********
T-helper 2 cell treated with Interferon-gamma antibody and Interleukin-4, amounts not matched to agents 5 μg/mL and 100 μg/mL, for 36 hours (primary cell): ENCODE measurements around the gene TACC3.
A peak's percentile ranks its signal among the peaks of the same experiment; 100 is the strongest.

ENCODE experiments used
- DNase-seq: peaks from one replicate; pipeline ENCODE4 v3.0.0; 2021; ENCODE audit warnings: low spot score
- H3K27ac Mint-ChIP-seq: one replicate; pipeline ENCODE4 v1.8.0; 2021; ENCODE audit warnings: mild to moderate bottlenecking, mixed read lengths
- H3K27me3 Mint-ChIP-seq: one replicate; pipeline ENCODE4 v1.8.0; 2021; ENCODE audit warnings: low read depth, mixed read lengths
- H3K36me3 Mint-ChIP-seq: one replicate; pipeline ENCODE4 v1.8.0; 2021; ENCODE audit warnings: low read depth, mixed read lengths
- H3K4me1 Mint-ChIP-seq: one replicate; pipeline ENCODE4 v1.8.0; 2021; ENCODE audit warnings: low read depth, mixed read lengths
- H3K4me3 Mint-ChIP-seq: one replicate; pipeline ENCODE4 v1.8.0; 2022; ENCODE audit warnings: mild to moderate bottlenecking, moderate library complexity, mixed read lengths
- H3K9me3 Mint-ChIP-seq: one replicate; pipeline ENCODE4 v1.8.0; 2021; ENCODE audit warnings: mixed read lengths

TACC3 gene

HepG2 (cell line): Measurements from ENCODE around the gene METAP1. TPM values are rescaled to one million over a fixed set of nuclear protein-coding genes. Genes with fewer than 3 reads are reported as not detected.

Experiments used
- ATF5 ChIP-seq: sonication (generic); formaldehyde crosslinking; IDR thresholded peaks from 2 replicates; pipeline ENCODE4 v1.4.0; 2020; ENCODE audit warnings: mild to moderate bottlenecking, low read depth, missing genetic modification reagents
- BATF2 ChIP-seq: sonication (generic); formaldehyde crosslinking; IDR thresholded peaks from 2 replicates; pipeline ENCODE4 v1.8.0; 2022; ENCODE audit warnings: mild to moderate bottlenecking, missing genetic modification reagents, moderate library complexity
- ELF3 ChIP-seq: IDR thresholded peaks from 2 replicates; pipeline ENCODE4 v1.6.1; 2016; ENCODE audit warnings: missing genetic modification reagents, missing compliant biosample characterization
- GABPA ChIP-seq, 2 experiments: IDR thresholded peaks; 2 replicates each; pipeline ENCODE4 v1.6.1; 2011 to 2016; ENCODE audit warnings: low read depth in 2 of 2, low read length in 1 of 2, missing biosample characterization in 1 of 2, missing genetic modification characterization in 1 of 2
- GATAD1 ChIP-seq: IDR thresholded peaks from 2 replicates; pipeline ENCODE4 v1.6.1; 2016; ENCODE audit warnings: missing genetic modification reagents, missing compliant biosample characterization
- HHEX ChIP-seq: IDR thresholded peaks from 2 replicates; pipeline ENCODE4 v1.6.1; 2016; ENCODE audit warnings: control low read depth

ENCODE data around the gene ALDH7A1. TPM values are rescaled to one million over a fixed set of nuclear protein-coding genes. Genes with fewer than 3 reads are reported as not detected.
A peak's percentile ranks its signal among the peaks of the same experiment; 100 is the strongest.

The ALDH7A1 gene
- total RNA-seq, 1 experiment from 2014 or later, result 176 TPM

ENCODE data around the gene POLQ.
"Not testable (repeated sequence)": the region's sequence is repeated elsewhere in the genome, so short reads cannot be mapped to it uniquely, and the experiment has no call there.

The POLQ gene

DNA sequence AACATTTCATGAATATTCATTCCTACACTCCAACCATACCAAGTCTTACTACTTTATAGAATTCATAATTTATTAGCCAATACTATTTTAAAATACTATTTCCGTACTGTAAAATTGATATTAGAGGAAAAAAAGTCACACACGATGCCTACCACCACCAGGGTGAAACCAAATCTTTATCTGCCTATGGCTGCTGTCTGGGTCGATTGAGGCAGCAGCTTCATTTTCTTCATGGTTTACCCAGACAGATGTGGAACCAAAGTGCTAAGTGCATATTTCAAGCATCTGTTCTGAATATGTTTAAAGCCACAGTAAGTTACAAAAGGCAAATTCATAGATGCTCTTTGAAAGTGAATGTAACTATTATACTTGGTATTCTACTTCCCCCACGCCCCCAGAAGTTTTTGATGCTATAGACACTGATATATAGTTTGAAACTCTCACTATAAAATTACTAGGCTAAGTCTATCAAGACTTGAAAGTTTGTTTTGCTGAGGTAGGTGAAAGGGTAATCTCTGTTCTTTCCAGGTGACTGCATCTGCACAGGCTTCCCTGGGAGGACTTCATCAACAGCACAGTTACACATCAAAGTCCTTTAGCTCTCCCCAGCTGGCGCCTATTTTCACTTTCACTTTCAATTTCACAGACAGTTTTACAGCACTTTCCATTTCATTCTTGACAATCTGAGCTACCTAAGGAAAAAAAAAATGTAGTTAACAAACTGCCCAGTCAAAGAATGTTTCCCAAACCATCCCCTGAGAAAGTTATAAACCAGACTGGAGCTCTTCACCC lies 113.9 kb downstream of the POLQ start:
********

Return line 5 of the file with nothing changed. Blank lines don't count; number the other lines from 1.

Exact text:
- H3K27ac Mint-ChIP-seq: one replicate; pipeline ENCODE4 v1.8.0; 2021; ENCODE audit warnings: mild to moderate bottlenecking, mixed read lengths